When I started to use my homemade mason jar hydroponics, also called the Kratky method, I was pretty confused about how much water I was supposed to use for the method.
In traditional hydroponics, you basically provide as much water as possible, but the Kratky method has a set container and amount of water.
So how much do we need to use?
When using the Kratky method, you fill your container full of a hydroponic solution while leaving a 1/4-1/2″ air gap beneath the root crown for oxygenation. In the life of a small plant, one gallon of the solution is enough, though you may need to refill depending on the size of the jar or container.
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How Much Water Do You Need For Hydroponics?
The short answer: Use as much water as the plants need to grow fully.
The long answer: It depends on the size of the plant and the system you use.
The Kratky method is more efficient on the water as the roots soak in the water the entire time, so you’ll use less than if you were to use an Ebb and Flow or Nutrient Film Technique method.
You always want to make sure there’s enough to keep the plant hydrated between refills.
Most plants can come back from dryness, but it’s better not to risk it if possible.
In general, here’s the rule for how much water each size plant needs:
Size Plant Amount of Water Small plant 1/2 gallon Medium plant 1 gallon Large plant 2 1/2 gallons
If you have multiple plants drawing from one hydroponic reservoir or jar, you’ll need to add this amount together.
For example, if you keep 1 large plant, 2 medium, and 4 small plants, you’ll need 6 1/2 gallons.
In the Kratky method, you’ll be stuck to whatever your jar or other containers can hold.
This means you’ll have to check the water levels more and make sure your container is large enough to hold enough water to reach the roots.
Can I Use Tap Water With The Kratky Method?
Tap water is a tricky topic with hydroponic systems.
If you live in an area with treated water, city water as we call it where I’m from in Michigan, there’s a chance you’ll have high levels of chlorine or chloramine.
This will throw off your hydroponic solution and kill your plants pretty quickly.
Fortunately, there are a few ways to remove the chlorine and chloramine quickly.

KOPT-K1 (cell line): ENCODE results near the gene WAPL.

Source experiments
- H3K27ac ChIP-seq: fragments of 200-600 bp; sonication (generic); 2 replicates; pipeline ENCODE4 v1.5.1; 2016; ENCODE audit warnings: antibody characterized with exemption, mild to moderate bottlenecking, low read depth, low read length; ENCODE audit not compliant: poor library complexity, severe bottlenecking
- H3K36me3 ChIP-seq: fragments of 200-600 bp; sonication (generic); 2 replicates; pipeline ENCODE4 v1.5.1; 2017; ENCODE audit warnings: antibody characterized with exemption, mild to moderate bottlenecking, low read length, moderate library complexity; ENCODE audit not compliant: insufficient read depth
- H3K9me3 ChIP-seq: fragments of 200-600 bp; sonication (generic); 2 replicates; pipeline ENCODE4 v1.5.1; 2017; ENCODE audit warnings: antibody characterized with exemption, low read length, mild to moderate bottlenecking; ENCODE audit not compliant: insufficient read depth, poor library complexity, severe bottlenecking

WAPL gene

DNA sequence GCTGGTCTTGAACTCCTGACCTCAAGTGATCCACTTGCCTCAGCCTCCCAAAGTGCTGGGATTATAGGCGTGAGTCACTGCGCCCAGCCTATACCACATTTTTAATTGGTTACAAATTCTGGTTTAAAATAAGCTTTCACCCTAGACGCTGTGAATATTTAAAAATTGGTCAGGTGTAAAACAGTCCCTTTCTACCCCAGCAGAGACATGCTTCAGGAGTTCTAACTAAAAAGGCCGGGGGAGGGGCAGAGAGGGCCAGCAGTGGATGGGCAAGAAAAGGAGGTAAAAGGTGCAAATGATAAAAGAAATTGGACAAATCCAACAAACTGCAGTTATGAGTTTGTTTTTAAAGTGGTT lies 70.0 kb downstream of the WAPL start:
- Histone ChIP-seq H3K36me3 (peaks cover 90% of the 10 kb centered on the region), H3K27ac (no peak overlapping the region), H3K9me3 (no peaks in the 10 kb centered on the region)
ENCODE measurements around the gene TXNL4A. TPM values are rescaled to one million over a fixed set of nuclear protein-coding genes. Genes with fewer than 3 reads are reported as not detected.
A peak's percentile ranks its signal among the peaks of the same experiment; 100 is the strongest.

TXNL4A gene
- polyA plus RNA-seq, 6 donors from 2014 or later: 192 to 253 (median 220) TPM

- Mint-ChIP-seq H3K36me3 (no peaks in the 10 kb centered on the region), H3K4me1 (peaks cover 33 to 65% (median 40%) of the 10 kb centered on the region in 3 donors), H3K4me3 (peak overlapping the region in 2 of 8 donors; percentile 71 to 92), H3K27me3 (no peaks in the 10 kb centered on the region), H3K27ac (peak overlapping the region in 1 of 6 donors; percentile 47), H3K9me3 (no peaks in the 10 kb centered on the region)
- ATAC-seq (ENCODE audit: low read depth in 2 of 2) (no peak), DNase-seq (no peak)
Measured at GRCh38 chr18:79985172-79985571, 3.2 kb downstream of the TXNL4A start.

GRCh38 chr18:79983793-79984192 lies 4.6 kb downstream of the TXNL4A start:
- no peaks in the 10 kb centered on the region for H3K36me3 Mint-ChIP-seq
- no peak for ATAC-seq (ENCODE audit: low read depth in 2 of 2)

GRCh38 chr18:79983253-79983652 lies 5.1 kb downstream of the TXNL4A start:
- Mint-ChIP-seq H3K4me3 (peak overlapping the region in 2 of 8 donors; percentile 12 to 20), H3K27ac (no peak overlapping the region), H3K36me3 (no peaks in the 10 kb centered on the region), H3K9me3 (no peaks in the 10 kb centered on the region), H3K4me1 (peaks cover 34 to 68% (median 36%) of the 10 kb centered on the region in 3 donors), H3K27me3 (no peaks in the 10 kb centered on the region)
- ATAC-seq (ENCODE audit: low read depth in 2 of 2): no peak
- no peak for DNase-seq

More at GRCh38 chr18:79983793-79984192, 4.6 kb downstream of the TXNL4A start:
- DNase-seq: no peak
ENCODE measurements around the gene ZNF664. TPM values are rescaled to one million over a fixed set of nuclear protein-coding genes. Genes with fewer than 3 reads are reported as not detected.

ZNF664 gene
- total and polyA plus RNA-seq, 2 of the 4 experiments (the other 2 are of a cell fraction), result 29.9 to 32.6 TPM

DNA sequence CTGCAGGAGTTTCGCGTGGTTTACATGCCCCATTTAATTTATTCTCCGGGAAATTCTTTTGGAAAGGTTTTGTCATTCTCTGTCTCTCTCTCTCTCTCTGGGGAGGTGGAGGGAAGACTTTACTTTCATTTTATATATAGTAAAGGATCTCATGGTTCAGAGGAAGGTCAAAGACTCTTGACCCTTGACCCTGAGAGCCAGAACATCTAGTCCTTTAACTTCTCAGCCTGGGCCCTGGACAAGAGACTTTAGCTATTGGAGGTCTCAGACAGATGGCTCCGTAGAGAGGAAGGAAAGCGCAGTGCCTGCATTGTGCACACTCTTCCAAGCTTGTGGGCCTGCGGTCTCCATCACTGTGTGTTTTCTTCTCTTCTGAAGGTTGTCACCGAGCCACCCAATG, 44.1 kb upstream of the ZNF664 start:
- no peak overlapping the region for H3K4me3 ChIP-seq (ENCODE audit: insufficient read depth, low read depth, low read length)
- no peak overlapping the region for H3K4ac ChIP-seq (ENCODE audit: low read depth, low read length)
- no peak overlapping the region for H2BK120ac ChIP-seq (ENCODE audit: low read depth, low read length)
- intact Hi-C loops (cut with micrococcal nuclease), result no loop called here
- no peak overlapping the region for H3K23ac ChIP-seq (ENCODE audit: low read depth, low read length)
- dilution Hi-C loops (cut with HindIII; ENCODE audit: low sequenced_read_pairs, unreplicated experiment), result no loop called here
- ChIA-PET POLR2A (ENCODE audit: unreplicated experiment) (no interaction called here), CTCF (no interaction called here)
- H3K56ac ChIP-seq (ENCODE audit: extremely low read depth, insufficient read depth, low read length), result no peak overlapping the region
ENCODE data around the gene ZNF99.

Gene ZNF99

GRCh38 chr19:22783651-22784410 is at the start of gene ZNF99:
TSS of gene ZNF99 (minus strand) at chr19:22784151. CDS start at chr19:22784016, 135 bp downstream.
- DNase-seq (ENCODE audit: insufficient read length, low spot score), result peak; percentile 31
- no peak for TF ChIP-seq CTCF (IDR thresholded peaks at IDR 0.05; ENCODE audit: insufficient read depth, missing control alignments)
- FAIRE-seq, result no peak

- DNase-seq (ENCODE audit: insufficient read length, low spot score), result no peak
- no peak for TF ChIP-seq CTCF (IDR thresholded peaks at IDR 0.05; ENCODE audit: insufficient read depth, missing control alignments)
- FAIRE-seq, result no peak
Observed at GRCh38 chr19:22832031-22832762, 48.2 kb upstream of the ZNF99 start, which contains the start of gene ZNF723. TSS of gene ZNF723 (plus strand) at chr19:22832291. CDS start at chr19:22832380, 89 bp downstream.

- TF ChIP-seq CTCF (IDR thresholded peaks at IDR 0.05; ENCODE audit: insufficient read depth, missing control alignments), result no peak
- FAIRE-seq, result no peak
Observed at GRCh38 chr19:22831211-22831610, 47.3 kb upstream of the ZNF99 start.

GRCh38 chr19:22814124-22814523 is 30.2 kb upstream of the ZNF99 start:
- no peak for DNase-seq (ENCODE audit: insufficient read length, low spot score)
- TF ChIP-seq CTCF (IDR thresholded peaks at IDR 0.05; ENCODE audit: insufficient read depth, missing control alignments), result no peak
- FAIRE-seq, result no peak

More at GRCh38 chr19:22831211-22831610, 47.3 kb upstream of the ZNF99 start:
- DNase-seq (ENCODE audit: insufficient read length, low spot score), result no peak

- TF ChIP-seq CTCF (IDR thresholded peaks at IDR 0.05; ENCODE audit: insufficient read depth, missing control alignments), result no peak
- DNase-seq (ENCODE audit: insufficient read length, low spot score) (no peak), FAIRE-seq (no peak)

Fill a container with water and leave it out in the sun for 24 hours.
This will remove any low levels of chlorine left in the water.
Chloramine is a bit trickier to get rid of.
Cut one lemon in half for every gallon of water you have and let the lemons sit.
The lemon juice will negate a lot of the effects.
Don’t worry if you didn’t realize there are low chlorine or chloramine levels in your city water.
This is a normal disinfectant and perfectly safe for drinking.
It simply causes problems with the Kratky method and hydroponics.
How Often Do You Change Water In Hydroponics?
Hydroponic water needs to be changed every 2-3 weeks in a traditional system.
When the container is half empty of water, refill with some regular water, no nutrients. This will prevent pockets of hypernutrition.
Continue to add regular water until 2 or 3 weeks have passed, remove all the old water, and put in a new, fresh hydroponic solution.
If you’re going through a lot of water and needing to refill multiple times within a 2 week period, consider a larger hydroponic reservoir.
Check out these DIY hydroponic reservoir ideas to check out.
Kratky systems often don’t have the luxury of keeping a lot of water in one container, so you’ll need to be prepared to refill and change the water more often.
Most of the time, Kratky users opt for jars, called mason jar hydroponics (click the link to visit our complete guide).
With this system, I’ve found success with a once-fill, once-replace schedule.
I check on the water daily, and when the water gets close to the bottom of the roots OR the water is halfway down the jar, I fill it back up to a 1/2″ inch gap between the root crown and the water.
When this happens a second time, I replace all the water with a fresh hydroponic solution.
This method requires a bit more work than some may want to do, but it works well to keep the plants growing quickly without adding air pumps to keep the water oxygenated.